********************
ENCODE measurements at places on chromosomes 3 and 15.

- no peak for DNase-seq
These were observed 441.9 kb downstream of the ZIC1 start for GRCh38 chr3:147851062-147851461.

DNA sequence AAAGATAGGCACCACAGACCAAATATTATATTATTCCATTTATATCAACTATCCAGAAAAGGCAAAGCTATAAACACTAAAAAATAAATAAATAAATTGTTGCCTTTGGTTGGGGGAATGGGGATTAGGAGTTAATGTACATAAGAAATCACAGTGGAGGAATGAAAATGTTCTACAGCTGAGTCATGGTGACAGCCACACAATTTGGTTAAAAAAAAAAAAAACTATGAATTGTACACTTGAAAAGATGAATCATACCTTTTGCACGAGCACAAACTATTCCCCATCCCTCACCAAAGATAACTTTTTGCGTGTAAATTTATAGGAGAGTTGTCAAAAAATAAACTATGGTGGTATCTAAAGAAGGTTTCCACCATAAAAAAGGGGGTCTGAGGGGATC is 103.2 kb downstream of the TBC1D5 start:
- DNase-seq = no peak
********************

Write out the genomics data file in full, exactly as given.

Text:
ENCODE measurements at places on chromosomes 3 and 15.

- no peak for DNase-seq
These were observed 441.9 kb downstream of the ZIC1 start for GRCh38 chr3:147851062-147851461.

DNA sequence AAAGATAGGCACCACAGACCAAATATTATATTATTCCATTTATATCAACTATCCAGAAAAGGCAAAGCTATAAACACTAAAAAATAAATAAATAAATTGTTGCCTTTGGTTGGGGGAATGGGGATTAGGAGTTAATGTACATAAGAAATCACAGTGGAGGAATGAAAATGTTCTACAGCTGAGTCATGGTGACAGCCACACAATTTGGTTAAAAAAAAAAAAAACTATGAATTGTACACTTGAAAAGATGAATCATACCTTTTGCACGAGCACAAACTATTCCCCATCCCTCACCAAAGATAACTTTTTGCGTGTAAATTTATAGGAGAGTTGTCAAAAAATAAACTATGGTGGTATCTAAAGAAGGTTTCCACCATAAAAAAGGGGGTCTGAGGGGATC is 103.2 kb downstream of the TBC1D5 start:
- DNase-seq = no peak